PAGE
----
Something I wrote for IT Donut.
In my job I come into contact with a lot of ecommerce businesses and the range of sites is quite staggering in terms of both products and company size. However there is one common factor: they all have to be able to take card payments.
Accepting payments online can be a fairly daunting process, especially for the first time merchant. There is a lot of jargon, bureaucracy and confusion about how to get started. In this article I’ll attempt to demystify the topic.
In the 12 years since its launch PayPal has become one of the most successful online businesses of all time. There is huge trust in the brand and most importantly it’s incredibly simple to set up. To me, every merchant, regardless of size, should accept payments via PayPal. Independent research has indicated it may also increase orders by as much as 10%.
There is a downside however: the fees. As a rule PayPal charges 3% per transaction. This may not sound a lot when you are starting out it can become fairly painful in the long run, especially if you are successful.
Merchant accounts and PSPs
Eventually everyone selling online will want to take more control and accept card transactions directly. If you want your bank to handle your card transactions the starting point is an Internet Merchant Account (IMA). Many people selling online come from a traditional retail environment and may already have a merchant account. First step is to contact your existing bank as often this is the quickest and most cost effective way.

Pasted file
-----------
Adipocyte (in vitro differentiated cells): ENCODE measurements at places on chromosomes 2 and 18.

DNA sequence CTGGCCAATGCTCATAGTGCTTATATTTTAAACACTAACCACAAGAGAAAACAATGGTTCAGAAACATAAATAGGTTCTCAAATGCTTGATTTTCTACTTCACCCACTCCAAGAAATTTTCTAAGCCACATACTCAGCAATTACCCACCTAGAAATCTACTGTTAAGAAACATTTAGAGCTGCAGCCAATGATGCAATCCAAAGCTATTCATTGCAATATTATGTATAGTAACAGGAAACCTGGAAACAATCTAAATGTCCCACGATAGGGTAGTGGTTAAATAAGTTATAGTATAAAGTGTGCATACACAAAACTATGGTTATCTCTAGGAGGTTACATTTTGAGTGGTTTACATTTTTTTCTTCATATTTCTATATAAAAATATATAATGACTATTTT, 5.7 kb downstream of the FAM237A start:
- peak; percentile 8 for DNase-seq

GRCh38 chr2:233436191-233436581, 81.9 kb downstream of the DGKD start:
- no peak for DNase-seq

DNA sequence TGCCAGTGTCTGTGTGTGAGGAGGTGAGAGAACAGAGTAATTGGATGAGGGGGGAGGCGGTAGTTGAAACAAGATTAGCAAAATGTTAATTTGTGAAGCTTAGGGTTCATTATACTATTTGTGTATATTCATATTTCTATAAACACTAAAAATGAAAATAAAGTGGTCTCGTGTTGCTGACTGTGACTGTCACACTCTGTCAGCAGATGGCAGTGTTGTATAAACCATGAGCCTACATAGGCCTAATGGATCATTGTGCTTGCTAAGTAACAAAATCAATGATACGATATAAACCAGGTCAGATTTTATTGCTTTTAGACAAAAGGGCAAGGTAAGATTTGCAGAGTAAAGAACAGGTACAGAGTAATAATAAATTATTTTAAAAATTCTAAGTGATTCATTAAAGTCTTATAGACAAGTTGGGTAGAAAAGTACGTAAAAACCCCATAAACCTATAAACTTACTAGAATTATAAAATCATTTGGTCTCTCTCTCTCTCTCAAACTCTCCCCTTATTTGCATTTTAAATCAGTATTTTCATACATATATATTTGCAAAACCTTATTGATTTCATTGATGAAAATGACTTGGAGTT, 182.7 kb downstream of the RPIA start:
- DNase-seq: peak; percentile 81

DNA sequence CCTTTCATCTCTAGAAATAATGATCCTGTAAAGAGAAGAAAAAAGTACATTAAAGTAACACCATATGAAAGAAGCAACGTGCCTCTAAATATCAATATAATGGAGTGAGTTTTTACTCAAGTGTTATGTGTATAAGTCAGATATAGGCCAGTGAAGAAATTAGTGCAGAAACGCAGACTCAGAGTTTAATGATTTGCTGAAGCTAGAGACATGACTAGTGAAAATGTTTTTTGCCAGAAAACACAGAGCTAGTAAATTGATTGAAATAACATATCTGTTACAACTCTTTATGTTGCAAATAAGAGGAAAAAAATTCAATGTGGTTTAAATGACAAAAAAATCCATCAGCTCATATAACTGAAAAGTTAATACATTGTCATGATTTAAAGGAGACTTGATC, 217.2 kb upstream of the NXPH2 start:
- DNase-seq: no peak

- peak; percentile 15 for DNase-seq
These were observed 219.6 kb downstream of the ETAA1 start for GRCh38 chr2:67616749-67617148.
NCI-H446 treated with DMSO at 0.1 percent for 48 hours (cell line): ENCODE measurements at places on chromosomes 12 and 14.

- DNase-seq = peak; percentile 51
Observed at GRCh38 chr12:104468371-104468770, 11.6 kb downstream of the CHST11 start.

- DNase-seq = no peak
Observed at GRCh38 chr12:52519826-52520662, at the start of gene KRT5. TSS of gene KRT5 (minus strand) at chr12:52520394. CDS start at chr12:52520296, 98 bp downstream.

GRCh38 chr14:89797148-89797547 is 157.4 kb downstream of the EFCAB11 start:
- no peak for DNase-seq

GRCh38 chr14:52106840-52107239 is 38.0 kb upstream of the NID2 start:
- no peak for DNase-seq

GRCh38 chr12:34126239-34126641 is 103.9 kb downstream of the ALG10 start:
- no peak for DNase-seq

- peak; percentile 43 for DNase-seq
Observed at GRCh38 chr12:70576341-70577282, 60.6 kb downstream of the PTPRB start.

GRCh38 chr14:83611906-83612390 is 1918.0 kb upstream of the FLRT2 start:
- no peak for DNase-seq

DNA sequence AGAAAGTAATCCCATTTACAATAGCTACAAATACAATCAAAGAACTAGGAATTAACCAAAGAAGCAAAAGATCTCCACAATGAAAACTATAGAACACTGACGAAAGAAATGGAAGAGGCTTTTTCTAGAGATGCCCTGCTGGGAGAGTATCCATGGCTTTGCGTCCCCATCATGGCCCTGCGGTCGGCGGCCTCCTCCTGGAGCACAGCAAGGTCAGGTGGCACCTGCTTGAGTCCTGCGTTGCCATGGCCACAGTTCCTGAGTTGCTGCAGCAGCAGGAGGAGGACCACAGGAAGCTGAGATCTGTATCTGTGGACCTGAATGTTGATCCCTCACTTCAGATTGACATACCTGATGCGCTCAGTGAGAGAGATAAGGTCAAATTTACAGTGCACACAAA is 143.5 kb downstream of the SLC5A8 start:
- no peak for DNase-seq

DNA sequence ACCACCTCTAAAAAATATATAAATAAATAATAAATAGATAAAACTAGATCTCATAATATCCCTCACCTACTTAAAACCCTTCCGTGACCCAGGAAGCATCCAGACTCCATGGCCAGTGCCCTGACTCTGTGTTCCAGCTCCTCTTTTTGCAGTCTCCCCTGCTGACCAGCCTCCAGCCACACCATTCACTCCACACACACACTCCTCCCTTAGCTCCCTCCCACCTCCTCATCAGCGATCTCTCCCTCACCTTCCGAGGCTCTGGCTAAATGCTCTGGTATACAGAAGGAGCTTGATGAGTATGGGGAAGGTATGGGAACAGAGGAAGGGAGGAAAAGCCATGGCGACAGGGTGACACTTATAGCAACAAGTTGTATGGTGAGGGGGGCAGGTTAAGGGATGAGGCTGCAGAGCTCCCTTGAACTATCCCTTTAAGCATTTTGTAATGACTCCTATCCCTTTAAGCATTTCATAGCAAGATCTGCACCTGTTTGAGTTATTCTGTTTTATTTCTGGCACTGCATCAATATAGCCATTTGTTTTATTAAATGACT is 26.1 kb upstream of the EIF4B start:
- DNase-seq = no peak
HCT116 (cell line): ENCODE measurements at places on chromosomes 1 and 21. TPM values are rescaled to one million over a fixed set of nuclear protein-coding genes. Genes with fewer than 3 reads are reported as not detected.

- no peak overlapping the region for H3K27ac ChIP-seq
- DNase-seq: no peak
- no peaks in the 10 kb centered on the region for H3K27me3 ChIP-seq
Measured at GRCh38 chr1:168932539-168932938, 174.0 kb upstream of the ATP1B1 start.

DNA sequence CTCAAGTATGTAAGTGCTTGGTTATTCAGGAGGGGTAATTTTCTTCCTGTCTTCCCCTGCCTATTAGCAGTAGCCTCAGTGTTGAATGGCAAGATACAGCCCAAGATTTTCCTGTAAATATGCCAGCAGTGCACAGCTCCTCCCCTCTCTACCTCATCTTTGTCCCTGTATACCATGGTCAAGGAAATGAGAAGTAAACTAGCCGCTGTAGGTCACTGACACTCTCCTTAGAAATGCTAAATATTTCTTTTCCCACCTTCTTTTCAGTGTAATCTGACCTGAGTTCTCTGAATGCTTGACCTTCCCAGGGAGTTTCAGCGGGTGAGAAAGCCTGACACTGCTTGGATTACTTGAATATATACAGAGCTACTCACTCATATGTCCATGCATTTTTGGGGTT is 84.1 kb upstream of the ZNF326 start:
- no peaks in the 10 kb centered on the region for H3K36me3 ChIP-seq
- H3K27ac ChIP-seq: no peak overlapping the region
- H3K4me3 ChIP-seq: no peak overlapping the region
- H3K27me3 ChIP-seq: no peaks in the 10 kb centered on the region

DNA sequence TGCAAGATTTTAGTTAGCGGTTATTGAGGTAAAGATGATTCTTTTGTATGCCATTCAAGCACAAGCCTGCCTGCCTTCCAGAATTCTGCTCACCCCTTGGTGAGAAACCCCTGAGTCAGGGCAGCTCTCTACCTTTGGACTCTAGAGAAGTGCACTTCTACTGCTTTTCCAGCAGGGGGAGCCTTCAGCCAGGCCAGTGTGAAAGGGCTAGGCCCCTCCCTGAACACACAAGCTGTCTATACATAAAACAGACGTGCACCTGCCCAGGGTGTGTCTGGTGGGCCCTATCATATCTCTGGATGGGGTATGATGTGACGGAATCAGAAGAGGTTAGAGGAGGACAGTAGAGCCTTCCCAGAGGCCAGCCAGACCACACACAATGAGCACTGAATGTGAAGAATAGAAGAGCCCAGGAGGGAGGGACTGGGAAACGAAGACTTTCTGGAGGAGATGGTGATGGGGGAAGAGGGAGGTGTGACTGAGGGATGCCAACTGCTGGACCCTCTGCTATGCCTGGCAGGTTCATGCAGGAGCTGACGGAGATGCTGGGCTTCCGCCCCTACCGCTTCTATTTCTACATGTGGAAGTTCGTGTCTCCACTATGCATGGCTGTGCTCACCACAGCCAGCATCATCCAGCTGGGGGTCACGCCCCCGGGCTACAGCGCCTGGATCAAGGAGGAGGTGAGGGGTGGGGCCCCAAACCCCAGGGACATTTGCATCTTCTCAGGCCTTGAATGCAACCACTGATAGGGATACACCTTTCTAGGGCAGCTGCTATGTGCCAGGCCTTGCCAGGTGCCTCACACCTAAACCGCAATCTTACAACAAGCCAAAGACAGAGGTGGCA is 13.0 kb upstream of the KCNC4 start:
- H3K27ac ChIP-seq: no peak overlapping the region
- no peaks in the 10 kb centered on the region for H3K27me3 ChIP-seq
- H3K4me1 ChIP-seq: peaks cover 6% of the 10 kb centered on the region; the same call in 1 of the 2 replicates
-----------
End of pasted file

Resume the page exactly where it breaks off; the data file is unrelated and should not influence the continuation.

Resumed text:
Once you are set up with an IMA the next step is to sign up with a Payment Service Provider ( PSP). Well known companies include RBS WorldPay, Sage Pay and my own company’s Actinic Payments.
The PSP is the bridge between your online store and your bank. Think of it as an electronic till. Check how well a PSP will integrate into your ecommerce solution and whether it offers additional services such as anti-fraud.
The Payment Card Industry Data Security Standard (PCI DSS) is a worldwide standard created to help prevent credit card fraud and has become a requirement for anyone that holds, processes, or exchanges cardholder information. If you are taking online payments, or holding card data somewhere you have to be compliant. Breaching this standard carries heavy fines that, if enforced, would put the majority of small companies out of business.
However PCI DSS needn’t be a huge hurdle. If you are using a PSP, it has to be compliant, not you. Then a customer shopping at your site is transferred seamlessly over to the PSP to input card data and take payment. The PSP has all the headaches of compliance and your ecommerce system holds no sensitive data.
Taking payments online doesn't need to be complex, the process itself is rather simple but it’s important you get it right. Depending on the size of your operation there is a solution that will fit. Isn’t it time your electronic till started ringing?